History, Culture, and Literature of Greece in the Classical Age
This is the second half of a two-semester course that began in Fall 2020.
Greece during the Classical Age (490-323 B.C.) was one of the most fertile and productive societies in the history of the world, and its contributions continue to be central to Western civilization. From it we get democracy, trial by randomly chosen and paid jury, the writing of history, philosophy in the Western tradition, mathematics, medicine and medical ethics, the theater with comedy and tragedy, the idea and ideal of higher education, lyric and epic poetry, a great deal of vocabulary, and much more.
This course will focus on the history of the period and how the conditions, beliefs, and life experiences of the people shaped the extraordinary literature, architecture, sculpture, culture, and pottery that still awe us today. Students will read some of the great Greek literature of the period, concentrating on three areas in which the Greeks produced classics: history, philosophy, and the theater. Readings will include passages from the ancient historians Herodotus and Thucydides. For philosophy, students will read Plato’s Symposium and the Apology, as well as passages from Aristotle’s Poetics. For theater, they will read plays by Aeschylus: The Persians, Agamemnon, The Libation Bearers, and The Eumenides; plays by Sophocles: Oedipus Rex, Antigone, and Electra; plays by Euripides: The Trojan Women and Medea; and comedies by Aristophanes: The Acharnians and Wasps.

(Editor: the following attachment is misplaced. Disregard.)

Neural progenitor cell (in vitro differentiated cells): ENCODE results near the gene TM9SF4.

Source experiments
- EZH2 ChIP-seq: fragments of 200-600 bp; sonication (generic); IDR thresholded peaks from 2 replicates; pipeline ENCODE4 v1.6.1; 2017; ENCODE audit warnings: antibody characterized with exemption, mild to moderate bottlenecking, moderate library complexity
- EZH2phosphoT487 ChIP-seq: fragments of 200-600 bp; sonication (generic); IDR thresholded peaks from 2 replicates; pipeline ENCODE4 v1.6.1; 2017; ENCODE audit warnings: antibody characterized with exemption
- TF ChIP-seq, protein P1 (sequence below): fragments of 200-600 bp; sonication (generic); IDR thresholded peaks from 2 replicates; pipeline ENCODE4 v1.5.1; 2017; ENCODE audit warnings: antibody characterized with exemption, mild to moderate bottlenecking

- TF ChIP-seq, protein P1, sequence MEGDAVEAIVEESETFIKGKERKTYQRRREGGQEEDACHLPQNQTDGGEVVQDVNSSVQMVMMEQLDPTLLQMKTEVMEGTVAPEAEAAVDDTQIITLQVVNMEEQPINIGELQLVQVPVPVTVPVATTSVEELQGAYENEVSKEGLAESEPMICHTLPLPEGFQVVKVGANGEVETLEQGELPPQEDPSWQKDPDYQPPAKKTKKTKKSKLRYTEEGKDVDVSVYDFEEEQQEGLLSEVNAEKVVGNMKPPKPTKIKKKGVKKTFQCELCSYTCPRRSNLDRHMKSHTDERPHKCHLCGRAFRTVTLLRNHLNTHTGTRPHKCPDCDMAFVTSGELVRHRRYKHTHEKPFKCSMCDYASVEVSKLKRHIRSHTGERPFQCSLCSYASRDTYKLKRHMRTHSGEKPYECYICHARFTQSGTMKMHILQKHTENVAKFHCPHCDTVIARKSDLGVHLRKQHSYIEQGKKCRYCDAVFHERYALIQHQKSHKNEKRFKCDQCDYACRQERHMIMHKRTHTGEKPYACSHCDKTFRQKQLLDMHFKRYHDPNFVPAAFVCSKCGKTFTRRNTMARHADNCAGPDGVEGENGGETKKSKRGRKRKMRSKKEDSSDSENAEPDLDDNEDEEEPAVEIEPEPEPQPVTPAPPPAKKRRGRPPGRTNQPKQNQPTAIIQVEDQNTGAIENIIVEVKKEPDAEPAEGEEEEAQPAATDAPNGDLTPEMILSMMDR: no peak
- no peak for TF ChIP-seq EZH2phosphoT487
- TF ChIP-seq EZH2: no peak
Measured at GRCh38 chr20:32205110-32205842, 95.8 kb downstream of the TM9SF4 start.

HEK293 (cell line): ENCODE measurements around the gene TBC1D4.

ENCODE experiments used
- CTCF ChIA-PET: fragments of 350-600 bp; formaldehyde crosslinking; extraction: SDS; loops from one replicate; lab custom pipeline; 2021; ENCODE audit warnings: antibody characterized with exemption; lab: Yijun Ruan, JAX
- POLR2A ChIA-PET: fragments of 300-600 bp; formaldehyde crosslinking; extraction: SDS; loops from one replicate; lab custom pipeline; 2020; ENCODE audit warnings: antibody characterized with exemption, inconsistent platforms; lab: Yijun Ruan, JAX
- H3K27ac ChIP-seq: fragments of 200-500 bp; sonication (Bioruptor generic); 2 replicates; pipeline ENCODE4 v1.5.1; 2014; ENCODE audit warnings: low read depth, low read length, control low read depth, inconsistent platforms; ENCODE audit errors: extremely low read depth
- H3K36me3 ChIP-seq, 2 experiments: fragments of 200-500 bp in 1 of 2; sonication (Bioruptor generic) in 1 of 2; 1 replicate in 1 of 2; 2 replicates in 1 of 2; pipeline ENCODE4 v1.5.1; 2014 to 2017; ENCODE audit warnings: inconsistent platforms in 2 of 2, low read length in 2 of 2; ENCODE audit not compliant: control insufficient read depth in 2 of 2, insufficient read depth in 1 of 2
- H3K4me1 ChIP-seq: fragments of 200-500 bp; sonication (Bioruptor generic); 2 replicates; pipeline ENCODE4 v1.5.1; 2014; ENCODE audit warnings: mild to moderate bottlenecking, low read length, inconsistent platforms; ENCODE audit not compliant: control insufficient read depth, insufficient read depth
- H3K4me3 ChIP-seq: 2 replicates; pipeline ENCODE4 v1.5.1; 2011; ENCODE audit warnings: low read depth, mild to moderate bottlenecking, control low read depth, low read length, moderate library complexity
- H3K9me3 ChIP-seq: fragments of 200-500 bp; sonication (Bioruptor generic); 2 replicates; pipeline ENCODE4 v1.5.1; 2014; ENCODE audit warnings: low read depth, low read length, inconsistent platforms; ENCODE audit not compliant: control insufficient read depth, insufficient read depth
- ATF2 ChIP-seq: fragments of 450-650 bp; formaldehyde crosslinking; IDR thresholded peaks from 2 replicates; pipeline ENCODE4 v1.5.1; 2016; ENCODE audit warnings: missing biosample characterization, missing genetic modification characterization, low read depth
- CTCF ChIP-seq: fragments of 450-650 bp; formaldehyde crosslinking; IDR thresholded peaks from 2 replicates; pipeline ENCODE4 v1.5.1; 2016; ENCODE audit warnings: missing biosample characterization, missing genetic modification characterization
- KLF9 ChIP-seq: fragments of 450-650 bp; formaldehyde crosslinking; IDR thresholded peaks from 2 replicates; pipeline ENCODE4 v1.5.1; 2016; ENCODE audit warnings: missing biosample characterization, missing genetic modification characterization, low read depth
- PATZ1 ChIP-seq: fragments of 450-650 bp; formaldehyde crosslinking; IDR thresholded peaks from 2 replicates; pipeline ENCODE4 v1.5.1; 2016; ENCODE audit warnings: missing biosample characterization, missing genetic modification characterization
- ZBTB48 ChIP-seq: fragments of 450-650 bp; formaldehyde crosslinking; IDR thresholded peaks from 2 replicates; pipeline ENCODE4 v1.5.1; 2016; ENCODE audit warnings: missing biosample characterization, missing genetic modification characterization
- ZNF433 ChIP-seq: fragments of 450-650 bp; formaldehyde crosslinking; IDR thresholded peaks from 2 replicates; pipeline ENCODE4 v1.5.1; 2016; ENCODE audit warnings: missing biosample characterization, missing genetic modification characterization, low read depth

The beautiful visual culture of ancient Greece will be illustrated with thousands of photographs from the Royal Fireworks archive of more than half a million images of artifacts and archeological sites of the ancient world.
Live Classes: Tuesdays, 2:00 p.m. Eastern Time, from January 12th to May 11th
Materials: All of the readings will be downloadable from the internet.